Love, Mom & Dad: Turning tragedy into progress

Sarah Haber, News Editor

On Sunday, Sep. 20, the Anti-Hazing Coalition (AHC) hosted “Love, Mom & Dad: Turning tragedy into progress,”  a nationwide presentation streamed over Zoom to kick off National Hazing Prevention Week. Members of Greek organizations were encouraged to attend the presentation and, following the discussion, to educate themselves on the dangers of hazing and take action to end such behavior on college campuses.

The AHC is a collaboration between the North American Interfraternity Conference, the National Panhellenic Conference and families of hazing victims. The mission of the AHC is to eradicate hazing rituals through state-level efforts, which includes strengthening penalties for hazing, educational outreach and advocacy to create long-lasting cultural change on college campuses. As part of AHC, the parents of hazing victims travel across the United States and speak to thousands of students, fellow parents and university faculty about the dangers of hazing.

Five families participated in the presentation, all of whom have lost a son because of fraternity hazing. They each discussed the hazing incident that their son was forced into, and then expressed how the loss of their child has weighed on them and completely changed their lives. The parents that spoke included Deb Debrick, Steve and Rae Ann Gruver, Lianne Kowiak, Jim and Evelynn Piazza and Kathleen Wiant.

“I think it is incredibly important to both educate and remind students about the dangers of hazing. No parent should have to speak on their child’s passing so we need to be advocates for change and bring awareness to hazing in order to prevent other tragedies from occurring,” Olivia Garvey ’21 said.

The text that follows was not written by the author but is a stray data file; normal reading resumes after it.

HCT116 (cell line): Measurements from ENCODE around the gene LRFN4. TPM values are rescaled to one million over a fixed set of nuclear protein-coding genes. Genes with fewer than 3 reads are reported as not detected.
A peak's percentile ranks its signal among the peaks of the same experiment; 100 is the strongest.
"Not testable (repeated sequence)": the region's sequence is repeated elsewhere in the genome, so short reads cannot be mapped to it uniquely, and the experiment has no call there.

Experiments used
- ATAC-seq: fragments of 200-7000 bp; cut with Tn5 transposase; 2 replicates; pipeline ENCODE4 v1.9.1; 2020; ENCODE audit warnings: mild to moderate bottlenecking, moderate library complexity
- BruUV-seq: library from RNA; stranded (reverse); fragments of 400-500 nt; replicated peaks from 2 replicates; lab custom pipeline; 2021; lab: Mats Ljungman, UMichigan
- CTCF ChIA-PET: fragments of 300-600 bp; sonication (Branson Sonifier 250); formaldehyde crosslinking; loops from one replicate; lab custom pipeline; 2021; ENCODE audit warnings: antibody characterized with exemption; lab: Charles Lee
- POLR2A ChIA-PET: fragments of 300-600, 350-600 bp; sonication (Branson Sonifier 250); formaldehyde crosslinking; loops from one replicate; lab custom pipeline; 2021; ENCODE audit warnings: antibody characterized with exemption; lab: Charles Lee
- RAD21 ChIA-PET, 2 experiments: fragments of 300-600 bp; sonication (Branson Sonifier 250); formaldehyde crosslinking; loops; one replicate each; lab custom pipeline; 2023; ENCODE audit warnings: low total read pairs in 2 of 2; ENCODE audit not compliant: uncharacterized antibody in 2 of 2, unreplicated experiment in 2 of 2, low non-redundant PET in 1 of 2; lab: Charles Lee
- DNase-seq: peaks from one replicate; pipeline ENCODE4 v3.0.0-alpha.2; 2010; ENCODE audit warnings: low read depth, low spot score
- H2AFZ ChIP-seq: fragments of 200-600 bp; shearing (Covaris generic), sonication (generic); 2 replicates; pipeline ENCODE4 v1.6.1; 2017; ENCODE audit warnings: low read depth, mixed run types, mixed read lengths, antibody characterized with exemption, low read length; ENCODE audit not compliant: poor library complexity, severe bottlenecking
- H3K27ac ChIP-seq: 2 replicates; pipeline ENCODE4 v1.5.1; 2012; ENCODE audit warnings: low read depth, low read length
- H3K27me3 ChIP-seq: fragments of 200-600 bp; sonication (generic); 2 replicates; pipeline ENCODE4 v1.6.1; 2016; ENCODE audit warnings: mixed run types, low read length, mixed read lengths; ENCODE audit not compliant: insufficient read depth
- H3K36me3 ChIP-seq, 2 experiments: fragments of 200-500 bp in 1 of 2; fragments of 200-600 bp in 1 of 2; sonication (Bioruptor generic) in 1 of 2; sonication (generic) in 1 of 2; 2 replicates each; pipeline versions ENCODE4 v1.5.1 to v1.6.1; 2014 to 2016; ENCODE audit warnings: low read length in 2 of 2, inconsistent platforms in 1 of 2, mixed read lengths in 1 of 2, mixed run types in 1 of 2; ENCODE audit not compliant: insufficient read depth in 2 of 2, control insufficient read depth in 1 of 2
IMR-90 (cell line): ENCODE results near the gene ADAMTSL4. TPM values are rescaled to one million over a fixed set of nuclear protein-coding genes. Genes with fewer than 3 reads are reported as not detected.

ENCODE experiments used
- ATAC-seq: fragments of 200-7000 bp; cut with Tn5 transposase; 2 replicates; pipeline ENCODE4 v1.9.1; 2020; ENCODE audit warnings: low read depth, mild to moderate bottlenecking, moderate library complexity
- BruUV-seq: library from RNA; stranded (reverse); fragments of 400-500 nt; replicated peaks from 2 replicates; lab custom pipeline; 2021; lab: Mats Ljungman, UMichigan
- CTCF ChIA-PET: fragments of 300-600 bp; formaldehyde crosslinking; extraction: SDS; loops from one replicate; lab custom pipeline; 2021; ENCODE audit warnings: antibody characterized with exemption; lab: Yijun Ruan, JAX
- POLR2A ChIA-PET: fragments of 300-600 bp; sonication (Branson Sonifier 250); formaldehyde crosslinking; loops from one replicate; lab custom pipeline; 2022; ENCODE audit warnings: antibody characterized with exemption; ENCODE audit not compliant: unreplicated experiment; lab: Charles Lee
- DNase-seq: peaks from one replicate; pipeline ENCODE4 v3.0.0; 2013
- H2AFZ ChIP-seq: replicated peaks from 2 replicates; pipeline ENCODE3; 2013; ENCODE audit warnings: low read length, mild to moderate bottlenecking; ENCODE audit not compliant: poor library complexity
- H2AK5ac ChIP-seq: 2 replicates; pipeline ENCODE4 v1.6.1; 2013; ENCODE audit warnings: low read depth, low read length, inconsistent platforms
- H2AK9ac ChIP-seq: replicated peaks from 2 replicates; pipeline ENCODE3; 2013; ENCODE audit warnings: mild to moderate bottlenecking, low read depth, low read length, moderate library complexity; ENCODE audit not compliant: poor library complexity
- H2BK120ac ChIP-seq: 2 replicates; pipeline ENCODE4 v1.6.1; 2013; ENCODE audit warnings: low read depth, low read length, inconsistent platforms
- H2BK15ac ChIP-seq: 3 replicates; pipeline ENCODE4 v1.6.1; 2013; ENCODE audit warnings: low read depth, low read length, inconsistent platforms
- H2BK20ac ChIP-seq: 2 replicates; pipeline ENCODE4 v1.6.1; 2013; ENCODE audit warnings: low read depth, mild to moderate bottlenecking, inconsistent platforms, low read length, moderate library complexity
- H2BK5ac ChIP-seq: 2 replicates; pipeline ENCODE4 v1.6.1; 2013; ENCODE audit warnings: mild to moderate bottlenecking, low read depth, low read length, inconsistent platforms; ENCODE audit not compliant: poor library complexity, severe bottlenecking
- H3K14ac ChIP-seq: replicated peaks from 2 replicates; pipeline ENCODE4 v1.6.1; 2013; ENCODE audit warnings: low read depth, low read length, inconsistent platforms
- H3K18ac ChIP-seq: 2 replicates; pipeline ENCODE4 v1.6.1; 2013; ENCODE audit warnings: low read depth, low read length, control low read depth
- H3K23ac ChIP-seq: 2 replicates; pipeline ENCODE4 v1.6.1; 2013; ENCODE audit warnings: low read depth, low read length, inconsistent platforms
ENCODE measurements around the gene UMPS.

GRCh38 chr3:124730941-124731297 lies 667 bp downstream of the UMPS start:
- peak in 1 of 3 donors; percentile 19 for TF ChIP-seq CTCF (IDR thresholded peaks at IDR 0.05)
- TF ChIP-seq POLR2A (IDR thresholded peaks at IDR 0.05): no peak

Parents Jim and Evelynn Piazza spoke about the death of their son, Tim, during his sophomore year at Penn State University. Tim Piazza died after a hazing ritual where he was forced to drink at least 18 drinks in the span of an hour and a half. He sustained severe injuries after falling down a flight of stairs. His peers left him alone for 12 hours, causing his injuries to become life-threatening.  

Since Tim Piazza’s death, the Piazzas have been working to stop hazing completely. They were a critical part of strengthening Pennsylvania hazing laws with The Timothy J. Piazza Anti Hazing Law (Senate Bill 1090), which addresses prevention, enforcement and transparency and is designed to prevent hazing-related deaths like Tim Piazza’s.

“The presence of anti-hazing laws still is not enough to stop hazing from occurring on college campuses across the country. The families who spoke at this event have made it their mission to educate others on the effects hazing has on everyone, not just those it harms directly. In my opinion, it was a very eye-opening presentation,” Renee Shahnazarian ’22 said.

While many colleges have taken steps to end hazing on campus, education about hazing still remains a critical and pressing issue. Presentations and discussions like “Love, Mom & Dad: Turning tragedy into progress” allow both participants in Greek life and non-participants to see first hand the devastating effect hazing can have on the victims, their families and the college community in general.

“It was a very grounding experience that I believe should be expanded to not just Greek organizations but be made available to all students on campus,” Renne Venico ’22 said. 

“The talk was a very eye-opening experience on the harsh reality of hazing and truly showed the steps that must be taken not only at Bucknell, but nationally to end hazing.” Andrew Doane ’22 said.

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